KM : Where was that, where was their home?
AB : That was in Dharadaha that is in Nadia district. It's still in West Bengal
, Meherpur subdivision that was -- and on other side lies Kushtia with Lalon [Fakir Lalon Shah] and all that.
And she taught me I mean she was absolutely determined that we should grow up educated and instill that somehow into us. My father didn't talk -- it was not until in fact later on after her death supported us to the best of his ability throughout.
KM : How many brothers and sisters did you have?
AB : Well, I have one sibling. I have one brother, and I had another brother who died of typhoid in 1948 and then my father married quite a few years later so I have three half sisters.
KM : So your education when you were a child began with your mother, was that home schooling in that you I mean you studied with her?
AB : No, there was a primary school very I mean it was a mud structure, thatched roofs. We sat often there were very few wooden benches, we often sat on a mats woven of palm leaves
KM : Remember the name of it?
AB : Well it was a it was a district school grand name what is it, Jadupur Upper Primary Free Board School. There was no board at all what it was a free board school, so we didn't have to pay fees. So I studied there until class four and then came to Baharampur and stayed with my aunt. My aunt's husband, my uncle by marriage was a very active member of the Forward Bloc [All India
Forward Bloc]. He was a Congressman then followed Subhas Bose
in to the Forward Bloc and
KM : What was his name?
AB : Chatrapati Ray, Chatrapati Ray and he was very loyal and whenever Subhas Bose
's name was mentioned he would burst into tears pitifully, he was released only in late 1946, spent I think four years in jail some thing like that, before that also he was in and out of jail, Civil Disobedience Movement he was in jail and so on. So the political background was there that you know that family the strong national and many of my uncles on my mother's side they are also involved in the nationalist movement
and my mother's first cousins were all in the nationalist movement
. One of them in fact had been sent to Andamans [Andaman Islands penal colony] and when he became very ill then he was sent back and then he died.
KM : Was this in the 1930s?
AB : It was in the 1940's, and Baharampur when I went to school was full of political activity so, you know anything happened we are dragooned as a boy volunteers and so on. I remember marching for miles and miles supporting the Congress candidate to the Constituent Assembly, Shyamapada Bhattacharjee. That was of not organized from Baharampur but from some local people in our village you know Shyamapada Bhattacharjee against a Hindu Mahasabha candidate. Shyamapada Bhattacharjee won I mean the so these were some of the you know the strong nationalist things. I didn't understand most of it at that time but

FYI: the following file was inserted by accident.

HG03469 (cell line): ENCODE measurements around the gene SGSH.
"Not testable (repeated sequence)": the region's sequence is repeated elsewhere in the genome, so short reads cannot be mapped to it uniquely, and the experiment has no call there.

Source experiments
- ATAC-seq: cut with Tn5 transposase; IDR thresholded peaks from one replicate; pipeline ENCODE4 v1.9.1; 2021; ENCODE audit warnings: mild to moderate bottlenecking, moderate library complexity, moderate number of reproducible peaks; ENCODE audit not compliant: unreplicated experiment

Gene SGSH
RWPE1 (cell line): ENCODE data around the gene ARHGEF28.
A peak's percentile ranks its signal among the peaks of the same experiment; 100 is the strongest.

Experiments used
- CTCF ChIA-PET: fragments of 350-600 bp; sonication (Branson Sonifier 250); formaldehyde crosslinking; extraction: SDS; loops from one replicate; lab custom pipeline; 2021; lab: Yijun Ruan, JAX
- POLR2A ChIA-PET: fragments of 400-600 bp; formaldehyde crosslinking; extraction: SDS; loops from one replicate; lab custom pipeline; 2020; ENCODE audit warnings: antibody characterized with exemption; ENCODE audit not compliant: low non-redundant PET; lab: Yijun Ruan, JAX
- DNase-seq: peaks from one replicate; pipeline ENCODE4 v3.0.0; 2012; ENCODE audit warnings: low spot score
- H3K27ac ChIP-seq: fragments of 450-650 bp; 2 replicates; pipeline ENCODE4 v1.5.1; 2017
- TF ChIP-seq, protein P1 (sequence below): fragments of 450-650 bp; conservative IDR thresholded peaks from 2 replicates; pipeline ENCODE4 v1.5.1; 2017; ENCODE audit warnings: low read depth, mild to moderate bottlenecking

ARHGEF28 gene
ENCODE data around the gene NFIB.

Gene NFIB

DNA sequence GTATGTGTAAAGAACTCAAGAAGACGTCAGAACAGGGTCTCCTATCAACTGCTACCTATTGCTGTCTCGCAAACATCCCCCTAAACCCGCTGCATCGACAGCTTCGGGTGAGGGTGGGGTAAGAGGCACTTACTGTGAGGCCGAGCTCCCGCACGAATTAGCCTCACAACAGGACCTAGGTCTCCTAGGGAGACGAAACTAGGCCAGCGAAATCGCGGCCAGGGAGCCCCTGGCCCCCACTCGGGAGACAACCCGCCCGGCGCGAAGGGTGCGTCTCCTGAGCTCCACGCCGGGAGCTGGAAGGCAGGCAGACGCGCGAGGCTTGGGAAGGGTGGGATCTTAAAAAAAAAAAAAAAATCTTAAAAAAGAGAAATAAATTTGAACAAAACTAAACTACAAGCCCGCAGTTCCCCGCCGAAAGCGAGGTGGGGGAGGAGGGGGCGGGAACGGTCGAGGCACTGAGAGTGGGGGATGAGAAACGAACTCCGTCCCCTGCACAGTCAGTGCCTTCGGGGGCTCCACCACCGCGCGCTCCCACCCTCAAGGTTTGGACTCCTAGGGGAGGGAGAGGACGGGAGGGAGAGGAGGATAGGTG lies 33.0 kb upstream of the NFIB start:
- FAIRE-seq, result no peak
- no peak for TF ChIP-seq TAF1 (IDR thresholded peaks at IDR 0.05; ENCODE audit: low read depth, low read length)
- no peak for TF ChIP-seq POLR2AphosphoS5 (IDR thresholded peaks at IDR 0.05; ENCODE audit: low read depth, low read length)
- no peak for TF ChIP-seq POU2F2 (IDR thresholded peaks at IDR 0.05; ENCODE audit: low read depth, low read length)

KM : Thank you.
AB : But since I was supposed to be well I did well in the school and
KM : Was it a Bengali Medium school you went to?
AB : Pardon
KM : It was a Bengali medium school?
AB : Bengali medium school. The school also had an interesting background. Krishnath College
School was -- this I found later on when I was made president of the 150 year celebration committee of the school. It was founded by a zamindar family, Murshidabad, Kasimbazar there was family of zamindars
, Nandi's, you know, Krishnakanta Nandi, and then his nephew later on Manindra Chandra Nandi and so on they're.. They're all descendants of Kanta Babu long time back and they, they made their money in the 18th century as banians of the British I can't remember -- Barwell [Richard Barwell] I think -- and but they had a strong tradition of educational philanthropy so they founded Krishnath College
in 1853 and the school was founded along with that so it was one of the oldest schools in this part of the country
English language English style schools, and in 1941 or 1942 the students of this school before I had joined, I joined it in 1945 as a student, class five, after came my from village school, the boys put up a national flag on top of the building and the district -- it was aided by the government at that time -- the district inspector took strong objection to that and wanted the head master to punish them. The head master refused, so after that the aid was stopped and part of the expenses of the school were met by the founding family, the Nandi's. So there was a strong nationalist background to the school also and when Sarat Bose died -- you know Sugata's grandfather -- I was told to give a speech as a student of class nine in then '49, in the huge hall. They had a very big hall in the first floor of the building. Told sort of, talk about the great deeds that he performed and so forth. So there was that kind of background